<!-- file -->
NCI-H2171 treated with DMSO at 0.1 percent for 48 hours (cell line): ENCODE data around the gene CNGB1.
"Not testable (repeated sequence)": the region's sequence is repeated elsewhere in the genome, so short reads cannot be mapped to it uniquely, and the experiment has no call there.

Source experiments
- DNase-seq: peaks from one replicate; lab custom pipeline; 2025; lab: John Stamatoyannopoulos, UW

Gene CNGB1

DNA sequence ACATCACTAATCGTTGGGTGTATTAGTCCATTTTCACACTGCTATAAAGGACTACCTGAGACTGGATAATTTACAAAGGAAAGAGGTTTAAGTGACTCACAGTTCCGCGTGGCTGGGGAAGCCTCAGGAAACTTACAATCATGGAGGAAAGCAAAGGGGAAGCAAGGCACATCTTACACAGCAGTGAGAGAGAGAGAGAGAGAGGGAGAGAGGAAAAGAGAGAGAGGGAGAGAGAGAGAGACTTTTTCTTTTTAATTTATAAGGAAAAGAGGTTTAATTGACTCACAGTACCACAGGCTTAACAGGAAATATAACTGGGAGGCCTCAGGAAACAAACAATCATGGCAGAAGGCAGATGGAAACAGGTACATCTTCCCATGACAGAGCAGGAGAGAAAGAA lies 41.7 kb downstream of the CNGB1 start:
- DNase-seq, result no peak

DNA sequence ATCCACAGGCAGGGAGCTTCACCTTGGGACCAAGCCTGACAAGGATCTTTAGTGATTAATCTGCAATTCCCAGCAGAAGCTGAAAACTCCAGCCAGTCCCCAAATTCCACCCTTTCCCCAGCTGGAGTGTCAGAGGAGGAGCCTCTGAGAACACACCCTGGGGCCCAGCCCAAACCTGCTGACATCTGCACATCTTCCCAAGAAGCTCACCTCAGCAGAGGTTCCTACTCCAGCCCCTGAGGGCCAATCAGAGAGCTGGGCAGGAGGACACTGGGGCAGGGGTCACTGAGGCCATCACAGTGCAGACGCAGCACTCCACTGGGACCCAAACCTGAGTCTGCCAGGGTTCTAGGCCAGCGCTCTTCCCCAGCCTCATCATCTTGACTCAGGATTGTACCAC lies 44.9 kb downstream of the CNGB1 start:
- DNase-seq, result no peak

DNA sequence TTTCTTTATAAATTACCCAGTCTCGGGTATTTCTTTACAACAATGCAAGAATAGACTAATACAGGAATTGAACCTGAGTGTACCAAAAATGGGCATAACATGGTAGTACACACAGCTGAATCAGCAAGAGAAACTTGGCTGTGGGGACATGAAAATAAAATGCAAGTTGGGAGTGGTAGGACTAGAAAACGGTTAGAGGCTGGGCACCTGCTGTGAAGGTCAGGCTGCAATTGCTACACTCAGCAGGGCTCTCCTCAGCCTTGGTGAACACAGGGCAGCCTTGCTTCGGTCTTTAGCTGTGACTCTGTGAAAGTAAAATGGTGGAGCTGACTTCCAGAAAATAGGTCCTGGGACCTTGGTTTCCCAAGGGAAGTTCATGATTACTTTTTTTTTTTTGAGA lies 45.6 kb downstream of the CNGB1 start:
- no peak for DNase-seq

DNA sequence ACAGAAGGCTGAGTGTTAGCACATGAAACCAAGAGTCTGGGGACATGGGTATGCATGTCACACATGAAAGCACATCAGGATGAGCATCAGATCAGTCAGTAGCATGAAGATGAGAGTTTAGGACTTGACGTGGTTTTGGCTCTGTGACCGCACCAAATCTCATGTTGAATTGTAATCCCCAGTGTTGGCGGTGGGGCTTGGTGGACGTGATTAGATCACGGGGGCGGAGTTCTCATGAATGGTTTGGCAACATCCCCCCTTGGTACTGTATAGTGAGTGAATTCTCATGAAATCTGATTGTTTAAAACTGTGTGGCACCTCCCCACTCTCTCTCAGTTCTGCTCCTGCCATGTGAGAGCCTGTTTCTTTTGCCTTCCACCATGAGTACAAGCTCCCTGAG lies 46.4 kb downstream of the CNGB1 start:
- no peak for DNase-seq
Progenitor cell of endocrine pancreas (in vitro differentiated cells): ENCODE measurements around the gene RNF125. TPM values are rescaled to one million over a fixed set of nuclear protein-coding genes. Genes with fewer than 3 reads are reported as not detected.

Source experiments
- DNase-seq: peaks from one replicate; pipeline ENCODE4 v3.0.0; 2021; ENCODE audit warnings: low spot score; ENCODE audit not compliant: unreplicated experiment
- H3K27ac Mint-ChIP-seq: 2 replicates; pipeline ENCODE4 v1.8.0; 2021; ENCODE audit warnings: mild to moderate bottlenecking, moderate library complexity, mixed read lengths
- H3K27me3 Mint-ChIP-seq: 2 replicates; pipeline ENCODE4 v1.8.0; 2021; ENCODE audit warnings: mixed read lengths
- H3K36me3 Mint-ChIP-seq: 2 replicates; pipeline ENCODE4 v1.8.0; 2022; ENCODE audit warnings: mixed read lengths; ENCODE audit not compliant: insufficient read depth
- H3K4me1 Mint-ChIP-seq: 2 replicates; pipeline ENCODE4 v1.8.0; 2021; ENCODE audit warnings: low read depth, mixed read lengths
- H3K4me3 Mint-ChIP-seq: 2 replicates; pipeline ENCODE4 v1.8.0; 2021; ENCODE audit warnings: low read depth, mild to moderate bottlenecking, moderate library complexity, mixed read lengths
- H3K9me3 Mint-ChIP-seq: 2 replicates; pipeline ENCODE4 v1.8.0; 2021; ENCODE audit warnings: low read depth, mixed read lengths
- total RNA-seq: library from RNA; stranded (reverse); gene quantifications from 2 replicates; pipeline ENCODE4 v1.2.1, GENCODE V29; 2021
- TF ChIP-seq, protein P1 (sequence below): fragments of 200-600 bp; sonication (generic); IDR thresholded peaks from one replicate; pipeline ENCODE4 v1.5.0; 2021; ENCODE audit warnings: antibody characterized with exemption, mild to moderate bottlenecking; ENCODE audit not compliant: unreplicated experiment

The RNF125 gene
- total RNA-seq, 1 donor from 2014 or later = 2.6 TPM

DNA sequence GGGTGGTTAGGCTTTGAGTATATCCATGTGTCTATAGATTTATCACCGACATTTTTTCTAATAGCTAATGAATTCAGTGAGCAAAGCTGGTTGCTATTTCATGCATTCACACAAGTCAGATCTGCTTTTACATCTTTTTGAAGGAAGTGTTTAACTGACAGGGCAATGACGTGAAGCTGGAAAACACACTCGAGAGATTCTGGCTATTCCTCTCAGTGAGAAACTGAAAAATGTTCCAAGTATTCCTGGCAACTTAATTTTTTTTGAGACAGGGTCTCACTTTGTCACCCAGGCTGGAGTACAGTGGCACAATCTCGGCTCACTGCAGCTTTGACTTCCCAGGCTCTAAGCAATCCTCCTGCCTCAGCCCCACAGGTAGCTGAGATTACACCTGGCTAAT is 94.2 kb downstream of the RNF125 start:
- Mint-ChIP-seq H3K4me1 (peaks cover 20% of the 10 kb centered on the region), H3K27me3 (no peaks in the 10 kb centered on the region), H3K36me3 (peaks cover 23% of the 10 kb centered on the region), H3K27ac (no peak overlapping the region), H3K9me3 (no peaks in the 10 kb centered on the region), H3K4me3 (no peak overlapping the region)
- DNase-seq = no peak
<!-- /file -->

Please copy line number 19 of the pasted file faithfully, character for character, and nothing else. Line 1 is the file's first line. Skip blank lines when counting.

- H3K36me3 Mint-ChIP-seq: 2 replicates; pipeline ENCODE4 v1.8.0; 2022; ENCODE audit warnings: mixed read lengths; ENCODE audit not compliant: insufficient read depth